One such development is the so-called Blonde Bomb, a hydrogen peroxide-based explosive that is much safer and more environmentally friendly than traditional ammonium nitrate-based explosives. In fact, controlled detonation monitoring tests showed that post-blast fumes from hydrogen peroxide-based explosives contained zero nitrogen dioxide and much less carbon monoxide than ammonium nitrate-based explosives. The Blonde Bomb still packs a punch. Tests in Finland using hard volcanic rock revealed that hydrogen peroxide-based explosives perform just as well as their ammonium nitrate emulsion counterparts.
- Drones are making blasting more accurate and efficient
Blasting relies heavily on accurate, up-to-date site survey data. Discrepancies of just a centimetre – or even a few millimetres – can result in a blast not producing the expected results. One of the problems with mine survey plans, though, is that they aren’t always as up-to-date as they could be. To overcome this, blasting companies are using drones to provide unprecedented visual information, and highly accurate measurements.
Drones are revolutionizing blasting by capturing the exact GPS coordinates of every hole drilled. Each drill hole is then cross-referenced against the blast plan to ensure accuracy. Adjustments can then be made accordingly in terms of timing, firing sequences, and charge distributions to ensure the results of the blasting are as exactly as intended.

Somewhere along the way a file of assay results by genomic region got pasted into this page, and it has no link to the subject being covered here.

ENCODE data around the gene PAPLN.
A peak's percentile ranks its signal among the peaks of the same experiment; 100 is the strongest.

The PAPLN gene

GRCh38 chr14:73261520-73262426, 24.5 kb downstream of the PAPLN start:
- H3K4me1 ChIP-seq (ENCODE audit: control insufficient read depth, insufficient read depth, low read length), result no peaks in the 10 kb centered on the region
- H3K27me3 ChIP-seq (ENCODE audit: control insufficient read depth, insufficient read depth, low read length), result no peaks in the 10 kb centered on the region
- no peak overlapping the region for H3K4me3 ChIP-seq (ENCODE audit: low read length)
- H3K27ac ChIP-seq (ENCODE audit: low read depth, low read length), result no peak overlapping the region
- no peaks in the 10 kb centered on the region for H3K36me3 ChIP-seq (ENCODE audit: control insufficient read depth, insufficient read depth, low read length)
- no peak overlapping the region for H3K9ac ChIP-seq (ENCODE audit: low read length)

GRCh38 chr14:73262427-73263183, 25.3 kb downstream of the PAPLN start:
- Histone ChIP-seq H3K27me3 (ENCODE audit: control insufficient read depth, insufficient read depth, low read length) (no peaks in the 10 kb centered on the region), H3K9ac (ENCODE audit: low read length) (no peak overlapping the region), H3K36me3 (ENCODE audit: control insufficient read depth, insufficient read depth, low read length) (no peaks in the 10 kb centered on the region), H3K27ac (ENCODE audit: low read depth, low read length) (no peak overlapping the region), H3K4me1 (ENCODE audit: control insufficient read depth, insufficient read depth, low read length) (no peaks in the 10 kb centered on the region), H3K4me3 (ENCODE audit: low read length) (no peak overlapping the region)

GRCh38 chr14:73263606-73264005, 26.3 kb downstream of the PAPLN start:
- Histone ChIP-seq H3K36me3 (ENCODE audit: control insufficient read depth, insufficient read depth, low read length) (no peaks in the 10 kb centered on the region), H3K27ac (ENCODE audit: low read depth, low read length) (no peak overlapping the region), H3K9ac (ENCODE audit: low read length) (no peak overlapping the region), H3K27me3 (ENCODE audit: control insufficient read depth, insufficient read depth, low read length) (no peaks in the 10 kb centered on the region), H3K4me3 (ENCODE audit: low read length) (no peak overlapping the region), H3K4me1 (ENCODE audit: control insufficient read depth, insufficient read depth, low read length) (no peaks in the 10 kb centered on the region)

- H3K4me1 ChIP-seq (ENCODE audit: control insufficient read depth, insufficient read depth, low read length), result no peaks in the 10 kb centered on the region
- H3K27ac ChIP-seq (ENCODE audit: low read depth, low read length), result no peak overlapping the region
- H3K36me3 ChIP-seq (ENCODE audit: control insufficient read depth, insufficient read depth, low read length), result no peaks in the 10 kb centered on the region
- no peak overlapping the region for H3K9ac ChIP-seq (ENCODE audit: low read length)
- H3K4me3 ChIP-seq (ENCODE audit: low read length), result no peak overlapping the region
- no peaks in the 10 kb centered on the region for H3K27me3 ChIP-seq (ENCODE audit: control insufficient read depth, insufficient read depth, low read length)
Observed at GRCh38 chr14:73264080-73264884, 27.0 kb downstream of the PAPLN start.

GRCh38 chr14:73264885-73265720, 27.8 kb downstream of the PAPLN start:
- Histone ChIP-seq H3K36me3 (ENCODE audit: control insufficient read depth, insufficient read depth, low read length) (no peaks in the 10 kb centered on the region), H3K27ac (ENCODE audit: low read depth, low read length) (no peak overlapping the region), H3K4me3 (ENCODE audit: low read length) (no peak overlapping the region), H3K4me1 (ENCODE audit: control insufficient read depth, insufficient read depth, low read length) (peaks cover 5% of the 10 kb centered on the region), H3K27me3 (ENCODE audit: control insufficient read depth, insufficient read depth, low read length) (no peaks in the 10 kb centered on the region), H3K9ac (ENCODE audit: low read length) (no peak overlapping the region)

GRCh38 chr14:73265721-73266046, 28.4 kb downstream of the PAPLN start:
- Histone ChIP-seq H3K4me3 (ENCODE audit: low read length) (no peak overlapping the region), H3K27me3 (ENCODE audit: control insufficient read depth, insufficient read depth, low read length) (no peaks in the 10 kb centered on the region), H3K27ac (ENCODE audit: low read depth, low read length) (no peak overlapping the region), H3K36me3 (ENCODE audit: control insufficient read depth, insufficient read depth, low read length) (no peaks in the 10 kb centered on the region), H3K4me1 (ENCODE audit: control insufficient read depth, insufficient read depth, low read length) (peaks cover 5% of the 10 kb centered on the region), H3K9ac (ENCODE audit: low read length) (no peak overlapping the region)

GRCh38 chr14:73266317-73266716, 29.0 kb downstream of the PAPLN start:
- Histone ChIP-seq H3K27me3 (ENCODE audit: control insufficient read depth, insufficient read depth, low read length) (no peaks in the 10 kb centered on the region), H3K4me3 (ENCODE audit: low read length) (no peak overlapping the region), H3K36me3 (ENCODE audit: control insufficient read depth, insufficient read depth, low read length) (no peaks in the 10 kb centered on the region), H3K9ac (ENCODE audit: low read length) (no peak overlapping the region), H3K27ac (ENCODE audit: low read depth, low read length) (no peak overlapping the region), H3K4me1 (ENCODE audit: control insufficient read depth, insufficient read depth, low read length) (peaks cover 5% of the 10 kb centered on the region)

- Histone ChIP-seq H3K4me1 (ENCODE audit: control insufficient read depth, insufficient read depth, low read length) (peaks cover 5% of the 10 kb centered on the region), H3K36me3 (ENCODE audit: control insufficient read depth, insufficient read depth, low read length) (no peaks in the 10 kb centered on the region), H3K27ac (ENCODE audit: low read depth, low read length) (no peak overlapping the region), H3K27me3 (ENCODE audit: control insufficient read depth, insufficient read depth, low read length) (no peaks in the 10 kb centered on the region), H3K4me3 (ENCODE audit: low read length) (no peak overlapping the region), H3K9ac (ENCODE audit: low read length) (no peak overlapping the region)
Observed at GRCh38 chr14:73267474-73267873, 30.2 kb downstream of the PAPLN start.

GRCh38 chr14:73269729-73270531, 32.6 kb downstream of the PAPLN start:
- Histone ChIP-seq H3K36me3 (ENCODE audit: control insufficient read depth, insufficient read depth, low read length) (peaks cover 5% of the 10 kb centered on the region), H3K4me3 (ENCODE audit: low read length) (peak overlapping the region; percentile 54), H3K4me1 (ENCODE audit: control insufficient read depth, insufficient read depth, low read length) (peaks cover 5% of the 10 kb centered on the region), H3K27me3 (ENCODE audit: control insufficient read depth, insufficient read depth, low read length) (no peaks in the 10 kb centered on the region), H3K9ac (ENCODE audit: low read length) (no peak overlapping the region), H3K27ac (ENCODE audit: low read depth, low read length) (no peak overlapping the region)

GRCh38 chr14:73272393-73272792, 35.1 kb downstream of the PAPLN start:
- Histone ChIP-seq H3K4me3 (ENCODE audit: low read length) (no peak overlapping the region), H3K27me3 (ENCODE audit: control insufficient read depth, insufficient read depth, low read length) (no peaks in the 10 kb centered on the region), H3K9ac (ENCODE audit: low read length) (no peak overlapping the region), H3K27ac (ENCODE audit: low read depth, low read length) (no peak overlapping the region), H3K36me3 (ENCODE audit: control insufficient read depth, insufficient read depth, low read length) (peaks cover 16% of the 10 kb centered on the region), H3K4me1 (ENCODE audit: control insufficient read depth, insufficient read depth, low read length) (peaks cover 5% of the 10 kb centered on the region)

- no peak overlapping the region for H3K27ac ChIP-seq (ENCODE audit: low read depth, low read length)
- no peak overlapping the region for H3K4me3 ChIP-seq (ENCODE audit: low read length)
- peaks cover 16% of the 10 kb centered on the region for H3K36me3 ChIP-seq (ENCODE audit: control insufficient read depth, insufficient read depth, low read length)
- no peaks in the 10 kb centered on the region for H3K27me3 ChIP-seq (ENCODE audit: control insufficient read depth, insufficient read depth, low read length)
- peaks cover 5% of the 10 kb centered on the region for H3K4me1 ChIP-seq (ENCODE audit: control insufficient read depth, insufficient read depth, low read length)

Drones are also being earmarked to help with the identification of reactive ground. By using global positioning systems, blasting companies are building reference databases containing information about reactive ground at mines. Drones can then be used to expand on the data that’s been gathered, and further improve the process of identifying reactive ground.
- Blasting is also being revolutionized by mobile apps
Mobile apps are another technological innovation that blasting companies have embraced. Blasting engineers are now able to simplify many aspects of the complex blasting process using purpose-built apps. There are blasting apps that can provide extremely accurate calculations and conversions, as well as detailed information about the tools of the trade, including explosives. Mobile apps also free engineers from having to carry heavy manuals or laptops on site. App developers know who their target market is, so the many of the apps’ functions are available offline for blasting engineers working in remote areas where an Internet connection is not always available.
From the largest copper-producing mines, to Zambia’s smallest pits, blasting is a core part of the mining process. With many larger mines in Zambia keen to be at the forefront when it comes to utilizing new blasting technologies and innovations, we can expect plenty of news in this space in the near future.
See also: 5 Things You Didn’t Know about Tin